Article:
25. Wendy’s answer is perfect. There’s nothing wrong with going to a wedding with someone you aren’t seriously dating. But the wedding isn’t the issue. You need to figure out what’s going on with this relationship first. Obviously, if it’s been four years and you haven’t talked about a future together, then I can see why it seems like a dead end. But wouldn’t attending his daughter’s wedding with him be a sign of some sort of commitment? Or at least a step in the right direction? I guess what I’m wondering is how you guys ended up in this relationship to begin with. Do you ever see him in person? How can you (either of you) expect the relationship to move forward without stuff like this, like spending time together or with each other’s families?

  26. I know someone has probably already said this, but what does his daughter getting married have to do with anything? Are you actually jealous of his daughter getting married after “only” 3 years? It doesn’t sound like you want to marry your boyfriend, it sounds like you just want to get married period. That’s not good.

  27. stilgar666 says:

    omg, just go to the wedding already. Tell your boyfriend what you want.

  28. Halfway through this, I thought: “get the fuck over yourself”. Seriously. You sounded like a petulant child. You’re supposed to be in your 40s.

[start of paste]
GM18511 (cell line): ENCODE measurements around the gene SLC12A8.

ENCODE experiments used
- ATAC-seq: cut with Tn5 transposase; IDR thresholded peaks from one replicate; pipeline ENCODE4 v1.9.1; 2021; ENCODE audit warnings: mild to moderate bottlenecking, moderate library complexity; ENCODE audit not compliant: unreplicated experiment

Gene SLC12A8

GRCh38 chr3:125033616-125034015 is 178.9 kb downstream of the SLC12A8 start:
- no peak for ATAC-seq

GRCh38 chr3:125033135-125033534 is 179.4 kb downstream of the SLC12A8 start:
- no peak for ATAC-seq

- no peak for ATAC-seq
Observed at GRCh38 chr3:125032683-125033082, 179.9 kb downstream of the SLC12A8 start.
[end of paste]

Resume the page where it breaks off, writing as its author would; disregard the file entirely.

I’ve been married (and divorced) twice. The guy I’m with now, we’ve been together 5 years this June. We have always kept our relationship casual. He’s never been married before. I am the longest relationship he’s been in, and the most serious (we have a child together). We finally discussed marriage at the beginning of the year. Not for romantic reasons. Financial reasons (he really does need medical insurance, and my insurance is awesome).

    How the hell can you expect to be “official” if you don’t discuss it? You are dealing with a widower here. Widowers don’t exactly have up-to-date dating/relationship skills, usually. You’ve been “unofficial” for four years and his wife died 10 years ago, meaning she was gone for 6 years when you two got together. Was he dating before you, or mourning? If you want something to happen, you need to effect the changes yourself instead of sitting on your ass waiting around. Men aren’t necessarily psychic (unless you’re dating Charles Xaiver).